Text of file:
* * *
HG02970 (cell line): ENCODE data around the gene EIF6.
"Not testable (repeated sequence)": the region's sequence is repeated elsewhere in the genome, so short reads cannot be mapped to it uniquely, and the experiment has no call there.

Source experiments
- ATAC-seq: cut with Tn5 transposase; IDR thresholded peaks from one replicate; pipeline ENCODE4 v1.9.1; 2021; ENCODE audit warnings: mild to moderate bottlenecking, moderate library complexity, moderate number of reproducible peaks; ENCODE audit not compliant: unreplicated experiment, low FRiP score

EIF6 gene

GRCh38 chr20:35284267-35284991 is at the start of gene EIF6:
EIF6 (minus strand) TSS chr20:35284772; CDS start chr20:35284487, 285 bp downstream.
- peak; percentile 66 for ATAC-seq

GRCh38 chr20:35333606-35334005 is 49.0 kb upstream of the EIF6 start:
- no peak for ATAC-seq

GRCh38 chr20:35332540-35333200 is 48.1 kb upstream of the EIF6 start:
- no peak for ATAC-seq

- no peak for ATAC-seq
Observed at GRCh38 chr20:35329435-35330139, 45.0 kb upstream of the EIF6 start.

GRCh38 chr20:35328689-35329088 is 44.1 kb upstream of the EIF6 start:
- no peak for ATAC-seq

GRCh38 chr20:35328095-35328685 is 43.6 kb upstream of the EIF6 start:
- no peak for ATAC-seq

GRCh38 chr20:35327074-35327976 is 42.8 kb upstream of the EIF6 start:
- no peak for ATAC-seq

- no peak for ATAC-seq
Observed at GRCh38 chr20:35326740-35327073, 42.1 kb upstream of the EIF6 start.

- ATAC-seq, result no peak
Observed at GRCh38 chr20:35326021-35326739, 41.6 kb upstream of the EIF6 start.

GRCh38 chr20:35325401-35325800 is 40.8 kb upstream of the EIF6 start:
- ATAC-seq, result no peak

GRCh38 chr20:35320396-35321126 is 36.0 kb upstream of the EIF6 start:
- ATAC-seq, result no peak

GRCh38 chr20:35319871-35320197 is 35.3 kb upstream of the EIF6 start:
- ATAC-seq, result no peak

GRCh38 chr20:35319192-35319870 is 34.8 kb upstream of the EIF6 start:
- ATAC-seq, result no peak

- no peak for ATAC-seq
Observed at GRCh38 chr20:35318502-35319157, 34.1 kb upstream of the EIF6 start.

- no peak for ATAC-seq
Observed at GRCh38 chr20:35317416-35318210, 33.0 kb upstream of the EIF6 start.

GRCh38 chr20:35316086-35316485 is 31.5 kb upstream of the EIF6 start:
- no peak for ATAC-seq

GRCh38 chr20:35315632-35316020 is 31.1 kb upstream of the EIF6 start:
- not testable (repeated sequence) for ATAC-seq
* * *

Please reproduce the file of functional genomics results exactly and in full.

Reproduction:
HG02970 (cell line): ENCODE data around the gene EIF6.
"Not testable (repeated sequence)": the region's sequence is repeated elsewhere in the genome, so short reads cannot be mapped to it uniquely, and the experiment has no call there.

Source experiments
- ATAC-seq: cut with Tn5 transposase; IDR thresholded peaks from one replicate; pipeline ENCODE4 v1.9.1; 2021; ENCODE audit warnings: mild to moderate bottlenecking, moderate library complexity, moderate number of reproducible peaks; ENCODE audit not compliant: unreplicated experiment, low FRiP score

EIF6 gene

GRCh38 chr20:35284267-35284991 is at the start of gene EIF6:
EIF6 (minus strand) TSS chr20:35284772; CDS start chr20:35284487, 285 bp downstream.
- peak; percentile 66 for ATAC-seq

GRCh38 chr20:35333606-35334005 is 49.0 kb upstream of the EIF6 start:
- no peak for ATAC-seq

GRCh38 chr20:35332540-35333200 is 48.1 kb upstream of the EIF6 start:
- no peak for ATAC-seq

- no peak for ATAC-seq
Observed at GRCh38 chr20:35329435-35330139, 45.0 kb upstream of the EIF6 start.

GRCh38 chr20:35328689-35329088 is 44.1 kb upstream of the EIF6 start:
- no peak for ATAC-seq

GRCh38 chr20:35328095-35328685 is 43.6 kb upstream of the EIF6 start:
- no peak for ATAC-seq

GRCh38 chr20:35327074-35327976 is 42.8 kb upstream of the EIF6 start:
- no peak for ATAC-seq

- no peak for ATAC-seq
Observed at GRCh38 chr20:35326740-35327073, 42.1 kb upstream of the EIF6 start.

- ATAC-seq, result no peak
Observed at GRCh38 chr20:35326021-35326739, 41.6 kb upstream of the EIF6 start.

GRCh38 chr20:35325401-35325800 is 40.8 kb upstream of the EIF6 start:
- ATAC-seq, result no peak

GRCh38 chr20:35320396-35321126 is 36.0 kb upstream of the EIF6 start:
- ATAC-seq, result no peak

GRCh38 chr20:35319871-35320197 is 35.3 kb upstream of the EIF6 start:
- ATAC-seq, result no peak

GRCh38 chr20:35319192-35319870 is 34.8 kb upstream of the EIF6 start:
- ATAC-seq, result no peak

- no peak for ATAC-seq
Observed at GRCh38 chr20:35318502-35319157, 34.1 kb upstream of the EIF6 start.

- no peak for ATAC-seq
Observed at GRCh38 chr20:35317416-35318210, 33.0 kb upstream of the EIF6 start.

GRCh38 chr20:35316086-35316485 is 31.5 kb upstream of the EIF6 start:
- no peak for ATAC-seq

GRCh38 chr20:35315632-35316020 is 31.1 kb upstream of the EIF6 start:
- not testable (repeated sequence) for ATAC-seq